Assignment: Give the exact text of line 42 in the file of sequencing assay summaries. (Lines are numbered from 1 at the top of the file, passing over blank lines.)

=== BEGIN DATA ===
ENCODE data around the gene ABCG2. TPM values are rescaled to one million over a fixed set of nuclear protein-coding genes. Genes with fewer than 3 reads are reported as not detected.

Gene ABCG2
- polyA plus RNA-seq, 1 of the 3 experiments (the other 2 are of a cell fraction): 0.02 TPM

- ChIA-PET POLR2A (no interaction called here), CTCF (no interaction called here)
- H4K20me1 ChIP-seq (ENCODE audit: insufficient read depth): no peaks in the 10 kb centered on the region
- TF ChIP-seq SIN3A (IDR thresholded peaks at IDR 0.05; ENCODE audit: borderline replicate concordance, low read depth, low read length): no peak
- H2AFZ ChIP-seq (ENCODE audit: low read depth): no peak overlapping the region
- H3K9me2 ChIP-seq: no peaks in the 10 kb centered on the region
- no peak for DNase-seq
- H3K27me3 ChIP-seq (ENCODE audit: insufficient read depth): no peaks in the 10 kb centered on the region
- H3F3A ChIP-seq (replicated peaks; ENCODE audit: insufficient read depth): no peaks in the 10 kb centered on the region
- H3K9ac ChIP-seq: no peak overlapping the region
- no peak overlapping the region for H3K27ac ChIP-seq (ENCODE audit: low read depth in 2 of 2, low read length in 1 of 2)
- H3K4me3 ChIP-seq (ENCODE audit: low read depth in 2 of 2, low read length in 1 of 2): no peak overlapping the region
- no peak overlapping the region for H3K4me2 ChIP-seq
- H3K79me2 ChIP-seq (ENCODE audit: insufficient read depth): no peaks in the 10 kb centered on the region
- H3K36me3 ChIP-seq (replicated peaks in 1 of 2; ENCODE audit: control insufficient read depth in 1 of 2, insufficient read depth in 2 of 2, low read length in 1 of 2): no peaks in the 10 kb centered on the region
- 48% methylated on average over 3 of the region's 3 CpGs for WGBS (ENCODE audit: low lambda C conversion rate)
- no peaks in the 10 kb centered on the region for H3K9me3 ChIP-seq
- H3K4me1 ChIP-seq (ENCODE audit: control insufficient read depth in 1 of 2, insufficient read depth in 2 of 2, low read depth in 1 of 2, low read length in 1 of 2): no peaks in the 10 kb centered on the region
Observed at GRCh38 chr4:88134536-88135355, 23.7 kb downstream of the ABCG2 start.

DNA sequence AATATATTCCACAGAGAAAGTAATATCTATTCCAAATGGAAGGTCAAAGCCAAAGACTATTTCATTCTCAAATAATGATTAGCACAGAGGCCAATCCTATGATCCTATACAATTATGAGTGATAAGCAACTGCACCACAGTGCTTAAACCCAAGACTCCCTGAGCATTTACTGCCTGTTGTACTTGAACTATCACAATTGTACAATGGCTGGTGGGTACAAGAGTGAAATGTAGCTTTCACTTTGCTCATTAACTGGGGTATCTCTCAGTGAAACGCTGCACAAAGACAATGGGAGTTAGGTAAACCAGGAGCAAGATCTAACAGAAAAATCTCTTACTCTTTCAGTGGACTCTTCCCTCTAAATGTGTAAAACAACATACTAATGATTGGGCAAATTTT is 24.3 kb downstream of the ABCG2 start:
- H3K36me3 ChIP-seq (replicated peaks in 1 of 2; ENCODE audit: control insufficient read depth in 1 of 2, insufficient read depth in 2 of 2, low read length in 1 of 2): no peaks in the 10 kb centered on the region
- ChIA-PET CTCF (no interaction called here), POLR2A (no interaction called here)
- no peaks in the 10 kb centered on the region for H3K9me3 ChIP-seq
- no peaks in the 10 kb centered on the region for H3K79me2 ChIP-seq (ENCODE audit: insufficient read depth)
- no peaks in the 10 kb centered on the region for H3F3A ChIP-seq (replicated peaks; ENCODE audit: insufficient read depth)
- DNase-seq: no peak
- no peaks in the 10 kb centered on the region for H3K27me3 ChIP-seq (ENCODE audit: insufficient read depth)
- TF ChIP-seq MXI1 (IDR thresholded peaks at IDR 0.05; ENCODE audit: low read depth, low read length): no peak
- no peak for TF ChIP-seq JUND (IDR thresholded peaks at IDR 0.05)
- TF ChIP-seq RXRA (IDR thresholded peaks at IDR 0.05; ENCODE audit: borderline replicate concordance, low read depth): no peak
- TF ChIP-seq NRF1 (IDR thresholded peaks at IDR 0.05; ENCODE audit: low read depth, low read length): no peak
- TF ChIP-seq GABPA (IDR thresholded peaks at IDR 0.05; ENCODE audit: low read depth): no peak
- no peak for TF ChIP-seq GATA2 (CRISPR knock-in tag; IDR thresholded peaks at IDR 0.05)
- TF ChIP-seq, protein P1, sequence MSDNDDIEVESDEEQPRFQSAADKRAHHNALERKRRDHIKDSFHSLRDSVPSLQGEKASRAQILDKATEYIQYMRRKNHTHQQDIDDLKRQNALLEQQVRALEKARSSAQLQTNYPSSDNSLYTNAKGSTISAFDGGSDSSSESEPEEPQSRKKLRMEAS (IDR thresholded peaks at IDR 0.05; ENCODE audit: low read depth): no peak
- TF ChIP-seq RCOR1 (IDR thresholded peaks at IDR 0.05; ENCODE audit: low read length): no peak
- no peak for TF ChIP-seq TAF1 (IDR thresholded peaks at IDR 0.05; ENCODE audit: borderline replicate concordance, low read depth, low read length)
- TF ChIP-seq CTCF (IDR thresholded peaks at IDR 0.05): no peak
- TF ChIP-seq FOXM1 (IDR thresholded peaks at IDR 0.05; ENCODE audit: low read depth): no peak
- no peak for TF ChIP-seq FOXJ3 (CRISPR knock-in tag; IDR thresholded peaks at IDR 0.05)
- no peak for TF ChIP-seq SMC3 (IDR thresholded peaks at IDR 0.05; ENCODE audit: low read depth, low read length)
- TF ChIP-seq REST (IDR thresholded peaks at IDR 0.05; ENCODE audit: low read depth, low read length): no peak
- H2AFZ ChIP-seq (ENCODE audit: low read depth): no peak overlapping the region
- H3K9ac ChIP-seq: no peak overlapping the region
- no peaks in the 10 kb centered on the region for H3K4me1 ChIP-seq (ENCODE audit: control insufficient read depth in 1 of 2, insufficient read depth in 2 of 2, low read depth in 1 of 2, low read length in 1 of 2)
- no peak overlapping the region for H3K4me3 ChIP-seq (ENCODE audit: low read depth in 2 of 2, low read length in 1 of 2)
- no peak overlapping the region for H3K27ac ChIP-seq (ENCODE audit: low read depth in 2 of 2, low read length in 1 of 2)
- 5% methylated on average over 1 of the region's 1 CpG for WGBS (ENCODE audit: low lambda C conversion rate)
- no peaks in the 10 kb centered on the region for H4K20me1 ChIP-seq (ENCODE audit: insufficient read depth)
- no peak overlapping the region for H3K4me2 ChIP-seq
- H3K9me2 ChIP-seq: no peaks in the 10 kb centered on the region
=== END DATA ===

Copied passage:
- no peak for TF ChIP-seq SMC3 (IDR thresholded peaks at IDR 0.05; ENCODE audit: low read depth, low read length)